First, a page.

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You can pick up bits and pieces in the Commercial forum. The Honey Householder starts 2 pound packages every year. He sprays combs full of syrup, and starts the packages on these combs. He will then make splits of the hives, and often shakes packages for the local hobbyist beekeepers too.
And still produces 100-150 pounds honey average for 800+ hives.
I am not doing things 100% exactly like The Honey Householder, so my results may be different.
He is on flat farmland, with sparse patches of trees. I am in a heavily wooded area with tons of hilly scrubland, pasture, and some cultivated fields.
He uses mature dark combs many years old. I am running natural cell/small cell combs, with the combs being light and fresh.
I am feeding pollen supplements. Householder doesn't feed any pollen.
Householder heats his syrup, so he can spray a thick syrup into the combs. I use a fruit tree sprayer, and have to use thinner syrup to get a good spray.
Householder spaces his 1 3/8 frames equally spaced. I am using 1 1/4 frames squeezed tightly together. This allows me to have 9 frames plus a feeder. He has 9 frames with no feeder, or 8 frames with a feeder.
I topped off the feeders today, added a 15% Global patty to each hive, and I added a second deep box. The second deep box also has a feeder, and the outside combs were sprayed full of syrup, while the middle combs are empty and ready for the queen to start laying in. I plan on splitting these hives in about 3 weeks.
I didn't record today. It was too windy, and all you could have heard on video was wind noise.
so this is "extract all the honey and blow out the bees in the fall"?
In years past Ron has blown the bees out and let them die. This year, he is selling all the blow bees. He has a buyer lined up who will be ready to take the bees when the last honey is pulled.
While I am planning on extracting all the honey from these hives, I do plan on attempting to overwinter these hives. When I do the last pull of honey, I plan on removing the excluder and leaving a deep box with all 10 frames of comb sprayed full of syrup. (And maybe a hive top feeder too) I plan to do this around the end of September which gives the bees a little time in Oct. to cure down the syrup. I will monitor stores for the winter, and if necessary, I can add another box of syrup filled frames later in the winter.
I recall Ron posting on this. If you use the Beesource search function and search by Honeyhouseholder I bet you could find the details of his method....From the House's mouth so to speak.
Ron has mentioned bits and pieces here and there. I've made the trip up to help Ron a couple times, and he is mentoring me with these hives.
Those are some nice looking hives. Spraying syrup in the frames where the bees need it really does make differents.
It's been 4 weeks and most hive have 7-8 full frames of capped brood. A full week of new production. Start spliting the heavy hives this week.
You better hurry up then Tom. Ron wants to do splits tomorrow, and I think I am in charge of bringing morels again this week, and it is looking like a short mushroom season. Only half a bread bag full again this week. I don't know how many more weeks I'll be finding them. I'm starting to find dried up ones, and not many fresh mushrooms.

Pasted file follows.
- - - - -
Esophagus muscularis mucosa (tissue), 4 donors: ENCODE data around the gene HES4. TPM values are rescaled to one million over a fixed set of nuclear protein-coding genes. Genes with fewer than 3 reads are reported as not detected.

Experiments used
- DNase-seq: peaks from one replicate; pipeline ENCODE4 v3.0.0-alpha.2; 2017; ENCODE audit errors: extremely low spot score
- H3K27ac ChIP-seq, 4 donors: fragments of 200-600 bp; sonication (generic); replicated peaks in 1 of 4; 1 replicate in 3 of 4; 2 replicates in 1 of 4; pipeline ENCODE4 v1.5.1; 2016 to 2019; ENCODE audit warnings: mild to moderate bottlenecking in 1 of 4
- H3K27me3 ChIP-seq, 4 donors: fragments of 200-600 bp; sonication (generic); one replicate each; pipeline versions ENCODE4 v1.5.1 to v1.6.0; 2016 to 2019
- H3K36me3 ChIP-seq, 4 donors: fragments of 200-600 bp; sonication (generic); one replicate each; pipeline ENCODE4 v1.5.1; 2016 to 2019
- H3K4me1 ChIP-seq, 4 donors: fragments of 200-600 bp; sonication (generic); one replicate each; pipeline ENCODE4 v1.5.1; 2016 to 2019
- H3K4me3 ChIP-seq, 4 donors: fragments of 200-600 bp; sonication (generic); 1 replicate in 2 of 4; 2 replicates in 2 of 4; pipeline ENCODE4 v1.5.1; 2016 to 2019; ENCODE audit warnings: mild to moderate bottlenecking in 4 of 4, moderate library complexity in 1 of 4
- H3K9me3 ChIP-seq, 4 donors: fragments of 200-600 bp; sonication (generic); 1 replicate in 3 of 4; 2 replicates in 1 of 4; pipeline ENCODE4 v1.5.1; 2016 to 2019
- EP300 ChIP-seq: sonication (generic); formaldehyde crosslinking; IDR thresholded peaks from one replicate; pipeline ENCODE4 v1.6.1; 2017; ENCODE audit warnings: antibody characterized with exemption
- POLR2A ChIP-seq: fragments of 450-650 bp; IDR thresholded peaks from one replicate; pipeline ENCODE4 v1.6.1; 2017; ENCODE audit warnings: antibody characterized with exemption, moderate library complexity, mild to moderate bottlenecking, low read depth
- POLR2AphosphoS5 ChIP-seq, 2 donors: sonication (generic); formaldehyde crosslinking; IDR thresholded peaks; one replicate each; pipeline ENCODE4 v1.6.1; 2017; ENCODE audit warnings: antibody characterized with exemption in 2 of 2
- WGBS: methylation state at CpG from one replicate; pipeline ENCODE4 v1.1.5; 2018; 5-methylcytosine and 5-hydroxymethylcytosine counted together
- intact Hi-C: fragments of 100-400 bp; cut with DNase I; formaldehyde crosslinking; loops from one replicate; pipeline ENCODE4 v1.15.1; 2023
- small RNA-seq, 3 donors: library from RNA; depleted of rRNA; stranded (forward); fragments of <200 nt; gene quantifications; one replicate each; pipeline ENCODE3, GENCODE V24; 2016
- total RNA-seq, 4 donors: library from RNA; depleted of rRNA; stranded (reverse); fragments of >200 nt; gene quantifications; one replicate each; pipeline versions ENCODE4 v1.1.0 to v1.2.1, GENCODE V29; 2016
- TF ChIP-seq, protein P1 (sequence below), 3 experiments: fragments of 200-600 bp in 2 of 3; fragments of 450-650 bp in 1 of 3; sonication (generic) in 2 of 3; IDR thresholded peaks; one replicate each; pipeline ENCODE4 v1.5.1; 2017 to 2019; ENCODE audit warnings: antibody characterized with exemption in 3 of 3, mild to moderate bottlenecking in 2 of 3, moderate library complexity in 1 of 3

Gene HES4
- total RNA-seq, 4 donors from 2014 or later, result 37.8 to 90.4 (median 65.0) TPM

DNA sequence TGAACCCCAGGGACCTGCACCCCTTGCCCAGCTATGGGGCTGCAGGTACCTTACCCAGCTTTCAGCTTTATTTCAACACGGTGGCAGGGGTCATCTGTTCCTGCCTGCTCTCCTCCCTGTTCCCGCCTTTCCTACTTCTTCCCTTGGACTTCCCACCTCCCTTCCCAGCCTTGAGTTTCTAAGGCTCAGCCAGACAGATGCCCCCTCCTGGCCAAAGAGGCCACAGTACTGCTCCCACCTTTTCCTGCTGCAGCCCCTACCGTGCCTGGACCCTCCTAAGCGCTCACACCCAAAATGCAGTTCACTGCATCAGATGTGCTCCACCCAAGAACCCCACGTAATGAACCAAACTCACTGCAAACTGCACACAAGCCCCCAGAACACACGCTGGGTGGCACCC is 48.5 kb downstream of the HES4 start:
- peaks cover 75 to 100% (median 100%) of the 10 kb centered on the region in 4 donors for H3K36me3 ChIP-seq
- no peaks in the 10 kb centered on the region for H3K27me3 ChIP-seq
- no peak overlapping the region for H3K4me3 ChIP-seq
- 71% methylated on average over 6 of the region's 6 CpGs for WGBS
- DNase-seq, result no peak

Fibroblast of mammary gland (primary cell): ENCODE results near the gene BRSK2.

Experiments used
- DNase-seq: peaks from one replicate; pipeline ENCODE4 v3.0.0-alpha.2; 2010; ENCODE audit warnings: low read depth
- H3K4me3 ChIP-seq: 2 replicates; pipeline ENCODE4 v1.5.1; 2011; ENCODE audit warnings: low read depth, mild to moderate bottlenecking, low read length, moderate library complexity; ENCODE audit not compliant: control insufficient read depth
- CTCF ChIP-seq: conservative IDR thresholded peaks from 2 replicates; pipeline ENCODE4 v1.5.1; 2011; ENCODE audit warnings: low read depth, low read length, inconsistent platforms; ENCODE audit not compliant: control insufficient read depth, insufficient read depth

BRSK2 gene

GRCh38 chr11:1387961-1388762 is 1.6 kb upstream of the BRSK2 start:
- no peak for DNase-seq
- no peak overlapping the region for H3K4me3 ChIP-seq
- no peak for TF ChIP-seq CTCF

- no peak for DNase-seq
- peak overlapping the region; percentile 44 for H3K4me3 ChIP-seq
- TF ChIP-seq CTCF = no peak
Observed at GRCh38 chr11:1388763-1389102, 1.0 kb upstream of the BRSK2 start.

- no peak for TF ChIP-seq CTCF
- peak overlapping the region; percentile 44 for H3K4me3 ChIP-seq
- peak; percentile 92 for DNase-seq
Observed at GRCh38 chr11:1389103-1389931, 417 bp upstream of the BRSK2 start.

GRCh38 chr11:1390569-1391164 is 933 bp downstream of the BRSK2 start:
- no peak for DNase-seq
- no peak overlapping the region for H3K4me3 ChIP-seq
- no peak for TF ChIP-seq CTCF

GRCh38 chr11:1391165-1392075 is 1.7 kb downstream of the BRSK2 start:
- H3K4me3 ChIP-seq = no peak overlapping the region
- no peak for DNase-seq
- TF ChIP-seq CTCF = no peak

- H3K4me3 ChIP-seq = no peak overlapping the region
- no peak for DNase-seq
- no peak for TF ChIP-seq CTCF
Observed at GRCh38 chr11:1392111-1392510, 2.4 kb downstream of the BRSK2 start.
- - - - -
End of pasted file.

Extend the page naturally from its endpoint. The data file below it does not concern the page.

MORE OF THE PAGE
Last weekend I made six 4 frame splits from these 4 hives. I used 4 frames of capped brood, and added a mated Wilbanks Italian queen in the splits.
These 4 hives started as 2 pound packages have now eaten about 7 pounds of 15% pollen Global Patties per hive. I ran out of the 15% patties but had some 4% on hand, so this time around the hives all got 3 of the 4% pollen patties.
The first hive I opened is the only hive that had any patties left. The other 3 hives had completely eaten all the patties, and removed all scraps of paper even.
I tried to leave a minimum of 3 or 4 frames of brood in each of the parent hives.
After 7 weeks, four 2 pound packages have now turned into ten hives with a minimum of 3-4 frames of capped brood in each hive.
I checked some hives today. One of the 6 splits is getting hammered by chalkbrood. I'd say less than 10% of the brood is getting sealed up. I saw several grub size chalk larvae, and I was even seeing quite a bit of dead C-shaped larvae.
I did find 2 queens in the hive, so I suspect the bees are in the process of swapping out queens.
Even if the bees do get straightened around, it will likely take them too long to get built up to adequate strength to do much.
I do not anticipate getting any honey production from this hive. This is just one of the intangible parts of real life beekeeping that affects the end result.
I did not have my camera with me, so I did not shoot any video of this hive.
I finally got around to getting video of the honey pulls edited and uploaded to YouTube.
I am in a state of rapid expansion, and drawn comb is always in short supply. For my supers, I put 2 or 3 drawn combs and the rest undrawn frames. After the first pull, I had more drawn comb to put back on the bees. This is a big part of why the second pull was so much better. That and the bee populations on the splits were larger as the season went along.
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